Looking to challenge your players?
Puzzles and Riddles can be tricky! Too easy and they’re pointless; Too hard and it’s pure frustration. What is a DM to do?
For easy-to-use resources for any D&D game, check out the selections at Dungeon Vault!
Potion Crafting Example
A party recently killed a Troll that was eating travelers along a country road. The party’s artificer is also an alchemist and knows that the heart of a troll has regenerative properties that can be used to craft potions.
The alchemist now has a magical ingredient from a CR 5 creature and could make an uncommon potion. The party returns to a nearby city, and the alchemist goes to the local guildhall and purchases a recipe from the Alchemical Library for 10 gp.
The DM now needs to homebrew a potion for the alchemist to craft. Looking at other uncommon potions, they decide that this potion can grant 1st or 2nd level spell effects for a period of time longer than the original spell and without needing concentration.
The DM determines that the recipe is for a potion of regeneration that allows the player to regain 1d4 HP at the start of their turn for 1 hour.
The Alchemist has a week of downtime in the city, so he gets to work. The alchemist buys 100 gp worth of materials, finds a workspace, and sets up their alchemist’s supplies.
At the end of the week, the alchemist makes a DC 15 intelligence check and passes with a 16, having now successfully crafted a potion of regeneration that has a value of 200 gp.
Had the roll been a failure, they may have required one of the following (still assuming the DC 15):
- 1: (crit failure) all materials lost
- 2-10: the troll heart remains, but all other materials must be repurchased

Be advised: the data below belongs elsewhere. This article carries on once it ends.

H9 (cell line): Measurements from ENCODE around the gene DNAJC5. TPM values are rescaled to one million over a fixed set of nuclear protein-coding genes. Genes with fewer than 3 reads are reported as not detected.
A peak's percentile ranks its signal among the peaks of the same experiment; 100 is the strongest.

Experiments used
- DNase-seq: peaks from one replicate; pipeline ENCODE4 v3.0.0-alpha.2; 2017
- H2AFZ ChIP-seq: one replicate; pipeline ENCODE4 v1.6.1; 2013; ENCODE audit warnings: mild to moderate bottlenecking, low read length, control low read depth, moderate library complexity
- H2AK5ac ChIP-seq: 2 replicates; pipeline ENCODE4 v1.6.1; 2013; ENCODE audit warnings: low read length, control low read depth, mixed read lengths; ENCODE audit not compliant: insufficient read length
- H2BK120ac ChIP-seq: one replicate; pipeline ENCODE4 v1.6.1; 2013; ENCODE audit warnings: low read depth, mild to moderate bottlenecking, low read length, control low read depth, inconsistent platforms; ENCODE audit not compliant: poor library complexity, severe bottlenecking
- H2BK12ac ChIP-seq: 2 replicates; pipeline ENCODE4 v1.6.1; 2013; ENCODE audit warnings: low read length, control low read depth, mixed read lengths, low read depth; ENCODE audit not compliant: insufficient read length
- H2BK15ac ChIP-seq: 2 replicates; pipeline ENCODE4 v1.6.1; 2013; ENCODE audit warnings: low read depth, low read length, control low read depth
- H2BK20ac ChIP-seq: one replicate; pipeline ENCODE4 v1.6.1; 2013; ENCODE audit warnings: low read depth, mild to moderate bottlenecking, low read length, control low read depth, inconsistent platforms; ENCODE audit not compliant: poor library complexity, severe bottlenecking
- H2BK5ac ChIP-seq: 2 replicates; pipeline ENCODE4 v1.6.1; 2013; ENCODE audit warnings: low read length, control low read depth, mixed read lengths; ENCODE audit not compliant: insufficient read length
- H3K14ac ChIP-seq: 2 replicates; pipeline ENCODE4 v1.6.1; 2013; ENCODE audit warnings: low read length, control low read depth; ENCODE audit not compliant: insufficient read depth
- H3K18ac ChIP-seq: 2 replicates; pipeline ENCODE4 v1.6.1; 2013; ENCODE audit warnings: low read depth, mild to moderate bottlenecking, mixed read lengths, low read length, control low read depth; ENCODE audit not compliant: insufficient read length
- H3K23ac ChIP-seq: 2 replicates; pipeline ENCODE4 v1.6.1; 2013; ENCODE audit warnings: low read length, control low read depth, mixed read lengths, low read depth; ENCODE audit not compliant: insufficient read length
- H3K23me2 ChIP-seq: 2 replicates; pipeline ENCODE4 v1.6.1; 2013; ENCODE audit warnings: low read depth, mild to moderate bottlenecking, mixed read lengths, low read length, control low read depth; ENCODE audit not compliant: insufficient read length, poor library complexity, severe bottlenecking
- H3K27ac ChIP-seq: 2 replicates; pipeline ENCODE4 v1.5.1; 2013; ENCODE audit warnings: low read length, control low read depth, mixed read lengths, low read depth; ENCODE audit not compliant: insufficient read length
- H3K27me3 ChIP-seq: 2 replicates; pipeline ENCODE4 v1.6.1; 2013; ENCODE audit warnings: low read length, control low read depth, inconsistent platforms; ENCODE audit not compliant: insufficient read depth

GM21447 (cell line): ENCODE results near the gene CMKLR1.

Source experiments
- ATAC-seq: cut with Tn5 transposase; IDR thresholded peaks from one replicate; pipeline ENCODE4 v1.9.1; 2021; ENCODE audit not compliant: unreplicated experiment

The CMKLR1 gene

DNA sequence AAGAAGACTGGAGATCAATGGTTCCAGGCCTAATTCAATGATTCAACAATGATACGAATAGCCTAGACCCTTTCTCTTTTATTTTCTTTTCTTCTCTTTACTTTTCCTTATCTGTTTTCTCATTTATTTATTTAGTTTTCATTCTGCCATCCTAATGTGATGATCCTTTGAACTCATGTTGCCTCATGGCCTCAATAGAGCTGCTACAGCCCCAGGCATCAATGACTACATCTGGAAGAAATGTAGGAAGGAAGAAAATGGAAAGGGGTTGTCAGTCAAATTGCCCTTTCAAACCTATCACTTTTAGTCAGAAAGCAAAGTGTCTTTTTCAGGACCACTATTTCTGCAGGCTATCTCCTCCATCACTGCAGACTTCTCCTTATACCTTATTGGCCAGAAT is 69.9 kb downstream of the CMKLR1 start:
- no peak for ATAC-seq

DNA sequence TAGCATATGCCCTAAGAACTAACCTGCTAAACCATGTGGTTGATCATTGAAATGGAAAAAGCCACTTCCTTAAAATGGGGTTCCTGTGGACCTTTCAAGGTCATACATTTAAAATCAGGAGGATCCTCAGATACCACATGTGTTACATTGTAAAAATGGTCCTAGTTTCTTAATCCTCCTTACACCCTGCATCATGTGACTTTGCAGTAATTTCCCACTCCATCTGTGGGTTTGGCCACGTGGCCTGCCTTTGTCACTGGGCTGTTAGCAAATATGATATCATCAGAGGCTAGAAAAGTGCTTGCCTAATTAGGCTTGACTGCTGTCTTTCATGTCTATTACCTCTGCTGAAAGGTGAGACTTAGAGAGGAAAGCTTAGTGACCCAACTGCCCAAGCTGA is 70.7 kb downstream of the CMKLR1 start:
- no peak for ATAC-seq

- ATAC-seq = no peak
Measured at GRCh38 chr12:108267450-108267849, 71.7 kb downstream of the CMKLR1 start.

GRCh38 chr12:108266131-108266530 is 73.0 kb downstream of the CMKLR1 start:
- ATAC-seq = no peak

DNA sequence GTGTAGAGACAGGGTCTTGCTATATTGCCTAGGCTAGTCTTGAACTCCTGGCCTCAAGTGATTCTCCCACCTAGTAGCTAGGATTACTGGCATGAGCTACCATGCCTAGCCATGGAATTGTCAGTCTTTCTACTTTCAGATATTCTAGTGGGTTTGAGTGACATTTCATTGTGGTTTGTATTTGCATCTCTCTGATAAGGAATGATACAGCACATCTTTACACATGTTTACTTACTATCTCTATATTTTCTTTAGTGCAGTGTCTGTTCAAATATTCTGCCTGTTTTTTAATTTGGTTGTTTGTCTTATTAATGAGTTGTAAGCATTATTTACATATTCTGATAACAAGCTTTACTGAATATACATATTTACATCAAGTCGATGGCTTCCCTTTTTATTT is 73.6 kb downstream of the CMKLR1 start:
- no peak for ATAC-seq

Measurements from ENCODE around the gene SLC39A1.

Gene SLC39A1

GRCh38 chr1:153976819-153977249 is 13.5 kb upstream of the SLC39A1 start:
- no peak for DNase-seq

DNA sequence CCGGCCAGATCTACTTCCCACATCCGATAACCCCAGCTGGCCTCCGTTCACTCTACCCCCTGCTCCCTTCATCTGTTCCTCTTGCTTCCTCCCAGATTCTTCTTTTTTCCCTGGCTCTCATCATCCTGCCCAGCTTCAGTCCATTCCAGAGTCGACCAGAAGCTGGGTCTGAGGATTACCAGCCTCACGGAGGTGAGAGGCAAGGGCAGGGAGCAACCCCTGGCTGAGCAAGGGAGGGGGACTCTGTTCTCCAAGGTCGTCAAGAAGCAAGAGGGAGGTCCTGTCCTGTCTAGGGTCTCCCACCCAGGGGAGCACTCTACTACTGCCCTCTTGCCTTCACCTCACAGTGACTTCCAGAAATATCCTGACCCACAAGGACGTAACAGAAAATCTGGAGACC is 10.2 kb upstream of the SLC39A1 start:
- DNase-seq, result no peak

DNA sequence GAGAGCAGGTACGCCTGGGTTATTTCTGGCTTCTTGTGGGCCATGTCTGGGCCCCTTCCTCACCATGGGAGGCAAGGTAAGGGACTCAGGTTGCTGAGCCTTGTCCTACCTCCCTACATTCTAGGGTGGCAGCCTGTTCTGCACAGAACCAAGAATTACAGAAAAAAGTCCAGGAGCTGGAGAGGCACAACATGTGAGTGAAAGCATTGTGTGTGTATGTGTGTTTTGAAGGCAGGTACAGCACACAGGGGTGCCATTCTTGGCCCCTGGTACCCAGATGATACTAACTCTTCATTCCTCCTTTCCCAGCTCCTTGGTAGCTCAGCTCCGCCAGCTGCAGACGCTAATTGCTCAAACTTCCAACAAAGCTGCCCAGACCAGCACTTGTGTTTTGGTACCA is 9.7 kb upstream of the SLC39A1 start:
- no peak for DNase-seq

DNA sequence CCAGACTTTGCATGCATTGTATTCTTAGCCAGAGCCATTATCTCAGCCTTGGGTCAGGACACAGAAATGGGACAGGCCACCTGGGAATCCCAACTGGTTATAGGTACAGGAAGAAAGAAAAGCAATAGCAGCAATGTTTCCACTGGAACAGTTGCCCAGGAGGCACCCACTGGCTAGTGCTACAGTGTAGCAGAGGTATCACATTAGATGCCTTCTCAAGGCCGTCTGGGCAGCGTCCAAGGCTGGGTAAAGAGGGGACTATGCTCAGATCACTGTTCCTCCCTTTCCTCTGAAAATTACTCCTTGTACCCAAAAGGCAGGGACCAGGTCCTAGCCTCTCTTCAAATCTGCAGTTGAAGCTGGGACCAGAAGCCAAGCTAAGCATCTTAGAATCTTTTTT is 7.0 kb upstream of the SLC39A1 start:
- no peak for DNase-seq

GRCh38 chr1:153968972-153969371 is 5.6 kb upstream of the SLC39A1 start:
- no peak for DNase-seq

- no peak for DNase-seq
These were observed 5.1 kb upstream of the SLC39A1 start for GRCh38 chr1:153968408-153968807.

- 10-14: all ingredients are fine, but time was wasted
- 20 (crit success): Extra potency or perhaps 2 potions for the effort. If the potion took more than one week, perhaps they simply count this as two weeks.
Perhaps you’re looking for some puzzles, like this potion puzzle.
Crafting magical potions can seem intimidating and expensive, but requiring your players to seek magical ingredients and take the time and resources to complete the task can be very rewarding. Who knows, maybe the Big Bad Evil Guy of the campaign can only be defeated after crafting a legendary potion?
- Alchemist’s Supplies, Recipes, Magical and Mundane Components, Time, and Ability Checks are required to make potions.
- The greater the effect and rarity of the potion, the longer it will take and the more expensive it will be.
- There are no agreed-upon rules for finding potion recipes
- Much of the potion dynamics must be determined by the DM
- Xanathar’s Guide to Everything sheds some light on alchemy, but not much.
- Ability Checks can be done at the end of every week of work (recommended), or at the end of all weeks of work
- Penalties for failure can depend on how bad the failure was